The numbers of people who will buy GM or Chrysler cars will more than likely shrink on its own in the coming months due to principled objections to bailouts and concern over warranties and repairs, despite government reassurances (we’re supposed be reassured because warranties will be handled by the same people who brought us a now-broke Social Security, a nearly-broke Post Office, and $400 hammers?).

The faster, the better. Companies, or workers, thinking that they will be saved by bailouts need to learn that it’s not going to happen. Obama and Geithner must be forced to see the futility of what they’re attempting, even if means consumers take the role of making GM and Chrysler vanish. Bankruptcy now or very soon is vastly preferable to shoveling never-ending billions into these companies.

USAT, AP Miss March Gravitation to Ford, Continued Shunning of Bailed-out GM, Chrysler

CarLotImage0309.jpgOn Tuesday, both USA Today and the Associated Press highlighted guarded optimism that seemed a bit beyond the justifiable after the release of March’s sales results for the auto industry.

Though there is perhaps some cause for hope, both reports made more out of the industry’s roughly 25% sales pickup from February to March (compared to a typical 20% in previous years) than was justified. More importantly, both reports failed to specifically cite:

  • Continued market-share losses at bailed-out General Motors and Chrysler.
  • Ford’s disproportionate share of that decent but not exceptional industrywide February to March pickup).

Both AP and USAT particularly emphasized that February to March improvement. USA Today’s James R. Healey and Chris Woodyard brought it up almost immediately:

Auto sales plunge in March from year ago, improve from Feb.

Never has bad looked so good.

Automakers sold new vehicles at an annual rate of 9.86 million in March, Autodata reported Wednesday, much worse than a year ago, but up from February’s 9.12 million annual pace. While more cars and trucks usually are sold in March than in February, the jump this year was 24.5%, the biggest February-to-March gain in at least seven years, Autodata noted.

Analysts and investors saw even the Detroit 3′s big sales drops as less terrible than expected. “We think we are getting close to turning the corner,” Ford Motor economist Emily Kolinski Morris said.

The Associated Press’s Tom Krisher took a bit longer to get there:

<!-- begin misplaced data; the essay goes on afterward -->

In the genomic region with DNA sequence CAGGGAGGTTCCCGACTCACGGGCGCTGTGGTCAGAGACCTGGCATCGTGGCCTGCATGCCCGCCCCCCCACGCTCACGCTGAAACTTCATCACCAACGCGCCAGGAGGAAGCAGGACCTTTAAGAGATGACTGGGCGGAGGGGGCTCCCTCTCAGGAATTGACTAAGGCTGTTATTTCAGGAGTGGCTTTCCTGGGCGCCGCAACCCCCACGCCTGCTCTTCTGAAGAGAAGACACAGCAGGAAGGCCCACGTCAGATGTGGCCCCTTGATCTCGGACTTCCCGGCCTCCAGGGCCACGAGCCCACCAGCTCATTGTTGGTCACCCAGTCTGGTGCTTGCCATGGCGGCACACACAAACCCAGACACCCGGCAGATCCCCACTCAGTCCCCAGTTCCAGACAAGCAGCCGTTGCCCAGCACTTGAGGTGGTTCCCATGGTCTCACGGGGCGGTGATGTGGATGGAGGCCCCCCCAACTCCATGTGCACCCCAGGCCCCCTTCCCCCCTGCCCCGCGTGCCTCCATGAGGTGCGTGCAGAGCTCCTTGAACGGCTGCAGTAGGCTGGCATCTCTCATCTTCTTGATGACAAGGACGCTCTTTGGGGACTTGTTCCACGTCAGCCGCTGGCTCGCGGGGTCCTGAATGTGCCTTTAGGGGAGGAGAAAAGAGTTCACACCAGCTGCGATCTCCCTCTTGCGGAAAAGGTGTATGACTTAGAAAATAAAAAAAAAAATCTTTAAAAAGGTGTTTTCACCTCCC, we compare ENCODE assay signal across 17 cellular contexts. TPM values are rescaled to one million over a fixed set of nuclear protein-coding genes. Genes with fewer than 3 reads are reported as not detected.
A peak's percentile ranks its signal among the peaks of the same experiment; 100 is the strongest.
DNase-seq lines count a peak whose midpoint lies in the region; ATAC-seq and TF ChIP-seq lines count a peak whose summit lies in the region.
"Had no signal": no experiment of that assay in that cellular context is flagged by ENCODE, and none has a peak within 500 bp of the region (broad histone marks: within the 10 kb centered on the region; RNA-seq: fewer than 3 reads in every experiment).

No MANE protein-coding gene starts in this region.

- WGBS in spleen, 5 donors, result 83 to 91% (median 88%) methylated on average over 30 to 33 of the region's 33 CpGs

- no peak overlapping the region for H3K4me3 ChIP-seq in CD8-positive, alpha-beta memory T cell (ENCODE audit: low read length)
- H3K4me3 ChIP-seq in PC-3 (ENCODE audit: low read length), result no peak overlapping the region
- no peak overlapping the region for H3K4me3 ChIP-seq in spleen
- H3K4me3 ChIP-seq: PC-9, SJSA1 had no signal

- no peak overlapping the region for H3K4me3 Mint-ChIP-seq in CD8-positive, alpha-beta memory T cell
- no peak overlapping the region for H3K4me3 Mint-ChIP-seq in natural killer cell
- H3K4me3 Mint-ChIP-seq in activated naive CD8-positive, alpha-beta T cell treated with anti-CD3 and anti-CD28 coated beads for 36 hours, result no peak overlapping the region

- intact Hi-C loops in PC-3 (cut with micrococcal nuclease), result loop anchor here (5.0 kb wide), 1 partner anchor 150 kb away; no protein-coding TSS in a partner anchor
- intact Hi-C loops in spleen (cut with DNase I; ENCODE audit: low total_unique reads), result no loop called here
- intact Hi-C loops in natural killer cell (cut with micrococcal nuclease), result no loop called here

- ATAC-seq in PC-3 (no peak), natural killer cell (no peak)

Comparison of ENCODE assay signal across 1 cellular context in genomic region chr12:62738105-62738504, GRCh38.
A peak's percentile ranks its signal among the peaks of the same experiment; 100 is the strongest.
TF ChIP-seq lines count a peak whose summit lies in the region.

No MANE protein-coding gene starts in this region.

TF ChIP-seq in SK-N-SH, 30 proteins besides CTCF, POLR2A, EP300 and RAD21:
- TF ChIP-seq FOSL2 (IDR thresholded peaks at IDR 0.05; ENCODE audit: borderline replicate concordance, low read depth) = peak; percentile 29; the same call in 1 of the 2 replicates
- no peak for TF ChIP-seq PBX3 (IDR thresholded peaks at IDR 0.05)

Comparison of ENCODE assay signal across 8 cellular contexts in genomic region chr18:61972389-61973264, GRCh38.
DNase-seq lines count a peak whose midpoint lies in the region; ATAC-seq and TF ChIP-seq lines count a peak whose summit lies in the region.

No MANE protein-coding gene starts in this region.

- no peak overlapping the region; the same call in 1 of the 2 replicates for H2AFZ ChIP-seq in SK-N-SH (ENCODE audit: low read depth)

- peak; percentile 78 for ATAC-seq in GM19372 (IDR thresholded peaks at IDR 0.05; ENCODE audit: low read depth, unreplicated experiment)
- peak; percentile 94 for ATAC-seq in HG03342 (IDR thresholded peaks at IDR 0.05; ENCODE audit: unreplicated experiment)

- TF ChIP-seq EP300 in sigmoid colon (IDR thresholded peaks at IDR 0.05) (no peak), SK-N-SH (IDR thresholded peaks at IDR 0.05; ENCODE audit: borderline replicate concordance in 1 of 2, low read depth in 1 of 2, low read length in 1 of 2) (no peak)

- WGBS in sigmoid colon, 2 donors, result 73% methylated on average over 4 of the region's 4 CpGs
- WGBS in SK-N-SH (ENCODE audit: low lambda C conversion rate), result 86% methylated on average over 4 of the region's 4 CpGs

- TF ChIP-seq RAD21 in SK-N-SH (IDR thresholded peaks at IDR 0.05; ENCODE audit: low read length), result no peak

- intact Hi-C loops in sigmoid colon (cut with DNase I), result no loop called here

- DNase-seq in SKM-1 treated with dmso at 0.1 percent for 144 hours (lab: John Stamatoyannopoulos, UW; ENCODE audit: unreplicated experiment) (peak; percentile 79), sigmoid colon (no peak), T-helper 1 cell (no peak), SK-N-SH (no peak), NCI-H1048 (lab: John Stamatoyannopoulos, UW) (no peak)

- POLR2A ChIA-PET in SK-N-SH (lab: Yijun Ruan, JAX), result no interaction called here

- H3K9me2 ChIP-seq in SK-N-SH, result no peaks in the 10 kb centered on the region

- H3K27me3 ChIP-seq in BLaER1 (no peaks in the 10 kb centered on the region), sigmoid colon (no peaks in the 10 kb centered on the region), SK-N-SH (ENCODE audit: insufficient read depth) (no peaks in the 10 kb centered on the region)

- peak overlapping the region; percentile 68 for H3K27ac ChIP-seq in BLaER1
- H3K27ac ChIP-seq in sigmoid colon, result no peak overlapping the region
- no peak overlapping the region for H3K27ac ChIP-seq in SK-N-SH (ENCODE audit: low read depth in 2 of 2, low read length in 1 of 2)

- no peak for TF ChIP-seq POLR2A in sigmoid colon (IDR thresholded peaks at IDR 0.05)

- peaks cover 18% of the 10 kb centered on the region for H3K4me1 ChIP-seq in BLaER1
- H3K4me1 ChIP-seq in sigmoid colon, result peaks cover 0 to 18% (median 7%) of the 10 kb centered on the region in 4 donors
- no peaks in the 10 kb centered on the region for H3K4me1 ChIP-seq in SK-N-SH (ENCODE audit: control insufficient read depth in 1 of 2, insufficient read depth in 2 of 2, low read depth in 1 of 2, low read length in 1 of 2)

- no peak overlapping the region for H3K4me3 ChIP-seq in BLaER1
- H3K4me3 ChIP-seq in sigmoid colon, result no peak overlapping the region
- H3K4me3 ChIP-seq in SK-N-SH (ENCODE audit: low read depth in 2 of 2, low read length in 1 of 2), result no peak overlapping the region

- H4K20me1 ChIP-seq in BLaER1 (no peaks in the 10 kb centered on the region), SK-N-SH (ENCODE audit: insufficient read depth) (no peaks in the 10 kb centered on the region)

Glimmer of hope in March’s steep auto sales drop

Talk of government loans and bankruptcy and a 37 percent drop in March sales isn’t good news, but despite it all, there seems to be a little optimism returning to the U.S. auto industry.

Carmakers’ March sales were dismal compared with last year, but consumers lured by record incentives pushed the February-to-March increase above the normal rise that comes at the end of winter.

“Maybe we’ll get — imagine that — some momentum going,” said Mike DiGiovanni, executive director of global market and industry analysis for General Motors Corp., whose 45 percent sales decline last month was the worst among the major automakers.

Americans bought 857,735 new vehicles in March, compared with 1.36 million in the same month a year ago, Autodata Corp. said Wednesday. But sales jumped nearly 25 percent from February, beating the typical increase of about 20 percent and increasing optimism that the worst may be over for an industry battered by the global recession and bad publicity about GM and Chrysler’s financial woes.

It’s interesting that Krisher would bring up the “woes” of GM and Chrysler. I would suggest that it isn’t the companies’ “woes” so much as their bailed-out status that is hurting them in two ways: Some potential customers are refusing to buy on principle from a bailed-out-company, while others are worried about warranty and repair issues. Proof that the latter concern is valid is seen in President Obama’s announcement earlier this week that Uncle Sam will back the two companies’ warranties.

Before receiving its government “loans” (in quotes because based on what has been happening, whether they will ever be repaid is objectively questionable), GM’s monthly year-over-year sales monthly dips averaged about 30%. During the past three months, its drops have averaged almost 49%, making the company by far the industry’s worst performer in that statistic. Chrysler, at -46% is second-worst.